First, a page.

Opinion

Safe hunting is like safe sex | Amy Johnson

The other day, as I was meeting with a fellow Hoosier (i.e. we’re both from Indiana) here in Federal Way over warm Starbucks beverages, our conversation turned to guns and sex.

It may be different now, but in our day, it was more likely that kids were taught about gun safety than about safer sex.

I hope even the most avid Second Amendment enthusiasts will agree that if one uses a firearm, it’s important to know gun safety. Take hunting, for example. The Washington Department of Fish and Wildlife Hunter Education website proclaims that by following the 10 hunting safety rules, “virtually every hunting incident could have been prevented.” These rules include common sense advice like “never point at anything you do not want to shoot” and “never use a firearm unless you are familiar with how it works.” Good counsel. I got to thinking how many unintended pregnancies and sexually transmitted diseases could be prevented by following safer sex rules.

• Safer Sex Rule No. 1: Let’s talk about sex

Part One: Parents, have many conversations with your children, beginning with proper names for genitalia when they are learning body parts. Let them know about what changes are likely in puberty before it happens. Discuss your values and safer sex practices, which they will need at some point in their lives, unless they remain celibate forever, in which case they will likely have friends in need of the information. Establish that sexuality is a topic worthy of discussion.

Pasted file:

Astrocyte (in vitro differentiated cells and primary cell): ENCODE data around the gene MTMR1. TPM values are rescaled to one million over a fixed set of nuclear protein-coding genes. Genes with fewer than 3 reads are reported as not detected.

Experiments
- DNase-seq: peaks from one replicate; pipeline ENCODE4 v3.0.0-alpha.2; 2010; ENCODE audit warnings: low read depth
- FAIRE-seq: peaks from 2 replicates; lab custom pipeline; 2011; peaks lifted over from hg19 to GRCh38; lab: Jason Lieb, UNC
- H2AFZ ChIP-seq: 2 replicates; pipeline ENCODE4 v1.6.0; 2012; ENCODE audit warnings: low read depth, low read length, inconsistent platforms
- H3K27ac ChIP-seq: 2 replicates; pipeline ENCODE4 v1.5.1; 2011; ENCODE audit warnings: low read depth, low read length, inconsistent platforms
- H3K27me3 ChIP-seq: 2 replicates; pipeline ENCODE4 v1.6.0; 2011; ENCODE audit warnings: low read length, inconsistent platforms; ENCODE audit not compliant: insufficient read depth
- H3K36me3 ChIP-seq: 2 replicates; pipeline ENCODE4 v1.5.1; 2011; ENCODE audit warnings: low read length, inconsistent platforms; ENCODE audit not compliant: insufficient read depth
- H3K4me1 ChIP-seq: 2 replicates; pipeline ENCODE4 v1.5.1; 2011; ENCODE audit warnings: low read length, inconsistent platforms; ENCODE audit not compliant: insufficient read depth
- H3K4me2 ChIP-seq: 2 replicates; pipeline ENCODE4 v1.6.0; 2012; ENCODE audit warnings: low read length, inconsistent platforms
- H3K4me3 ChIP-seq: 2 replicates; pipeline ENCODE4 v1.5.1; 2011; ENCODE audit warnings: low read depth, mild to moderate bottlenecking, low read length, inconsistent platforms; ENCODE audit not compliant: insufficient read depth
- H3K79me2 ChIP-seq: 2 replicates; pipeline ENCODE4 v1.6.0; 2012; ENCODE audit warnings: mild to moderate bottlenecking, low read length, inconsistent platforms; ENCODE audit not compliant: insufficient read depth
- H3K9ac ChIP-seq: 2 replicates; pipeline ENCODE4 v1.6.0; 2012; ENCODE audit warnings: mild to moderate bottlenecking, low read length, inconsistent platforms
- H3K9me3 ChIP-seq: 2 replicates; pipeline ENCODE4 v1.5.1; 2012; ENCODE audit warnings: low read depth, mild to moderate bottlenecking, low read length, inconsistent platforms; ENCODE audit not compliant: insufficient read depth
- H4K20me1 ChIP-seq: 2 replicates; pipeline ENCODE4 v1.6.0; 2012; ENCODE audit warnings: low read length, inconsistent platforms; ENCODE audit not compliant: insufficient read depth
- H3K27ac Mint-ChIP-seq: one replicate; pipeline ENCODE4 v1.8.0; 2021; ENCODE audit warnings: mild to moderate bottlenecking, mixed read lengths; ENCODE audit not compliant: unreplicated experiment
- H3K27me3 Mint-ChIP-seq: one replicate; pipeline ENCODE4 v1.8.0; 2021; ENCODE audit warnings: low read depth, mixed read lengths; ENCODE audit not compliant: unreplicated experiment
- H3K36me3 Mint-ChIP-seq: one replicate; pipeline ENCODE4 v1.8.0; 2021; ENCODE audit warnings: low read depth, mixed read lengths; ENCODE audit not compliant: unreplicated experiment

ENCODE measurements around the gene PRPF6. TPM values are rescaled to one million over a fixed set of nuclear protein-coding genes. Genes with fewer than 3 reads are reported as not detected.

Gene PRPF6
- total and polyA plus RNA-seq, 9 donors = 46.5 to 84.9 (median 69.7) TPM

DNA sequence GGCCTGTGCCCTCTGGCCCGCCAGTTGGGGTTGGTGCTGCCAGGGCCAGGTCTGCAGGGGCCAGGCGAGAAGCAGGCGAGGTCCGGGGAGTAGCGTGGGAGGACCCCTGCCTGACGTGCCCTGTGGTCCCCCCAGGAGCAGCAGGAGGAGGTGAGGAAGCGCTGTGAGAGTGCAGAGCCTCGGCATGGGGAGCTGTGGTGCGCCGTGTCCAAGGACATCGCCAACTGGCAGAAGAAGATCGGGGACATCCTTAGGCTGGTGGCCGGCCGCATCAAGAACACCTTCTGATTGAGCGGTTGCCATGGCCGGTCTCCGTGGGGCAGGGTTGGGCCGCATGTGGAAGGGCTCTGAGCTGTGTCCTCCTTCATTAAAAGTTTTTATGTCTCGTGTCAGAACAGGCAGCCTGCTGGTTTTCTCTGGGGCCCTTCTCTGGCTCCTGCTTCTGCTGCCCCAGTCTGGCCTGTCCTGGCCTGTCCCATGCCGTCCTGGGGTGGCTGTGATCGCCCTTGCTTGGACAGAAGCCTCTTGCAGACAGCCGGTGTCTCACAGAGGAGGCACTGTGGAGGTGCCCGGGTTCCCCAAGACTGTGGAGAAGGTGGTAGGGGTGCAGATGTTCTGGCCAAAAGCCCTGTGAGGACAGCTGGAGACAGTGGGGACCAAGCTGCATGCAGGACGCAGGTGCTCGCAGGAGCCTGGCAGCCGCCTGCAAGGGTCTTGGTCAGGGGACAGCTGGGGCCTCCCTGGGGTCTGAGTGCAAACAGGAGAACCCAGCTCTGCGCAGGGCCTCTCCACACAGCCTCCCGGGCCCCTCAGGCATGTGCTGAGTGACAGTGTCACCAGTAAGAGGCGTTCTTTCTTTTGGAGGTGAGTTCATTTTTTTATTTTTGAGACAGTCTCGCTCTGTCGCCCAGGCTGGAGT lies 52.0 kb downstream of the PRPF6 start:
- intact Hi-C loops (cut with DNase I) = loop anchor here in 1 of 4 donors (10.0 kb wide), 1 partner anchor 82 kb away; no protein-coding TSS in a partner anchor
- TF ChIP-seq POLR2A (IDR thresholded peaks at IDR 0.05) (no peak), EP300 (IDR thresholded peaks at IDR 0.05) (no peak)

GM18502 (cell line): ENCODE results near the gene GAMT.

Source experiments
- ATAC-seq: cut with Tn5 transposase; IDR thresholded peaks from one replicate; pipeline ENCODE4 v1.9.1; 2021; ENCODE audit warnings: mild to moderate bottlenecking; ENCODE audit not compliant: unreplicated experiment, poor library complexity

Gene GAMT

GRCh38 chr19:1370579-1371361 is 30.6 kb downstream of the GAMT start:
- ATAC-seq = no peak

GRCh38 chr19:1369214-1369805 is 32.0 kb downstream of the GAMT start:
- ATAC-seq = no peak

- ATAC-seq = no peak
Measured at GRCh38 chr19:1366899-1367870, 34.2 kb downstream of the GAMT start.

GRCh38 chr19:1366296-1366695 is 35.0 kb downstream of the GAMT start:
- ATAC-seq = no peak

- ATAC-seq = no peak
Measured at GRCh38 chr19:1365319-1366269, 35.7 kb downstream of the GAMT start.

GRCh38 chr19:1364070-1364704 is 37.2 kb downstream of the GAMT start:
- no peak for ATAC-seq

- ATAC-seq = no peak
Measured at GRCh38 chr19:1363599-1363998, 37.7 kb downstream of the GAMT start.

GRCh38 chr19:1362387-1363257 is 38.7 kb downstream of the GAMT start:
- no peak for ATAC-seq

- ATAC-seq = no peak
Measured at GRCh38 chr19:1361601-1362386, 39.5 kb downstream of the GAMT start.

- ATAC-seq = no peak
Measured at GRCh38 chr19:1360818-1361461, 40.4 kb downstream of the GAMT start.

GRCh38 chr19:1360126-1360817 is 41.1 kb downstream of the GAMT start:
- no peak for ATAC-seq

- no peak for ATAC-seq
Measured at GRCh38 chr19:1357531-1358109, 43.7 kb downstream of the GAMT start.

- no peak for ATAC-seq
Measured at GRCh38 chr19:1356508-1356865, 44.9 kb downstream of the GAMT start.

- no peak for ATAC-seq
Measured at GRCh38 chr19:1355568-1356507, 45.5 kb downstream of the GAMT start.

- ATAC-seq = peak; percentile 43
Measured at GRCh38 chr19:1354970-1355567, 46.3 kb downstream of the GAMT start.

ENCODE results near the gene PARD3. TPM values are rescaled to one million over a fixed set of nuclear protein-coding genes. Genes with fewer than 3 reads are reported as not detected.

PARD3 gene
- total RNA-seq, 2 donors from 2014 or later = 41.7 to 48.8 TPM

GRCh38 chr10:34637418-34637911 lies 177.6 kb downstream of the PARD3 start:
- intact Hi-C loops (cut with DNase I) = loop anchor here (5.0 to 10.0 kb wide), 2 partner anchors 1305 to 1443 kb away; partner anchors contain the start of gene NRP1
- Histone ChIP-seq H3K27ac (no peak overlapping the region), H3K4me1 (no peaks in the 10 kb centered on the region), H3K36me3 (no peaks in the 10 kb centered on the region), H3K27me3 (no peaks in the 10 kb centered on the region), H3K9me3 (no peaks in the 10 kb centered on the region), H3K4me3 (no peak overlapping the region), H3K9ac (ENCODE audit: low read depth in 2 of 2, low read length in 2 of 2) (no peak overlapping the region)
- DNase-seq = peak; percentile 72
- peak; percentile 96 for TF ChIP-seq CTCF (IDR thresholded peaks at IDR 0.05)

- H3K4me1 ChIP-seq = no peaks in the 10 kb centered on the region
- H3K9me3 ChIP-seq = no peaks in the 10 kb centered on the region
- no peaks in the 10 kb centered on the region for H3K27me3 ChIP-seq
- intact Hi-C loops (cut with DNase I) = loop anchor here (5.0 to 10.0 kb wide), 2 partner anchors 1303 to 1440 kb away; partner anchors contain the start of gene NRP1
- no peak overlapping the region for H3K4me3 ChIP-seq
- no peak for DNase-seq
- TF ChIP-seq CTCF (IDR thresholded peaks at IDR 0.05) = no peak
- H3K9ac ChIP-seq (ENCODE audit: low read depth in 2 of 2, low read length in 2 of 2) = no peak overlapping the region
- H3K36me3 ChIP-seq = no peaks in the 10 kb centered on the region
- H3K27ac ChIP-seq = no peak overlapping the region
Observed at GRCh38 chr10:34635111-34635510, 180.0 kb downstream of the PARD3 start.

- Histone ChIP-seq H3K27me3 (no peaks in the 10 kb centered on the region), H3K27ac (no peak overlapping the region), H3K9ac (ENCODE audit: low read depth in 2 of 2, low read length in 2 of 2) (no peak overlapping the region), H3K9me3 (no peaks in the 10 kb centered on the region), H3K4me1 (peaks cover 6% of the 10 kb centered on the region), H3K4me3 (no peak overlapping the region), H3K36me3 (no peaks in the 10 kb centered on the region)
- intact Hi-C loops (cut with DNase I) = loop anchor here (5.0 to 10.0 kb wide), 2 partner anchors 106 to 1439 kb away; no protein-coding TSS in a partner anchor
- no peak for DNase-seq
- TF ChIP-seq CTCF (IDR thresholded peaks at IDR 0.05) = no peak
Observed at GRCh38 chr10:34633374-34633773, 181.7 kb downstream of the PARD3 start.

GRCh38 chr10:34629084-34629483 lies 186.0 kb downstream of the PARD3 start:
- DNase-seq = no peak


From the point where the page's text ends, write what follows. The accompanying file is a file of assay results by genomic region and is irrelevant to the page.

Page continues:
Part Two: Partners, whether they are adults in a relationship, or teens in a relationship, need to talk about what they are and aren’t comfortable doing, what their history is, how they plan to prevent pregnancy and disease, and who will be responsible for what. Will you use abstinence? Condoms? Condoms and another method? Many unintended sexual incidents can be prevented by this type of candid conversation.

• Safer Sex Rule No. 2: Cultivate healthy relationships

Unwanted sexual incidents are less likely to occur in a healthy relationship. A healthy relationship is one in which both people agree if they engage in any sexual behavior, there is no power differential between partners, respect is paramount and both people feel safe. Each person needs to feel physically safe from unwanted behavior, unintended pregnancy and disease. Each person also needs to feel emotionally safe — i.e., not manipulated into engaging in behavior for which they are not ready or simply do not want to do. Safety includes use of contraception by partners who are sexually active and do not want to get pregnant.

Safety also includes use of condoms to prevent disease, and regular testing to make sure one has not unknowingly contracted a disease from another partner.

Many sexually transmitted infections do not have obvious symptoms and can be unintentionally shared by engaging in behavior other than intercourse. That’s why it’s important to get tested if you are sexually active.

• Safer Sex Rule No. 3: Use condoms

With over 19 million new cases of STDs each year in the U.S., over half of which occur in ages 15 to 24, it’s no wonder the American Social Health Association has declared February as National Condom Month. Research shows that condom use dramatically decreases the risk of sexually transmitted infections, such as HIV, chlamydia and HPV, the leading cause of cervical cancer in women. Don’t make safer sex an afterthought. Use a condom every time.

Be smart. Whether you’re dealing with guns or sex, be prepared — and keep the safety on.

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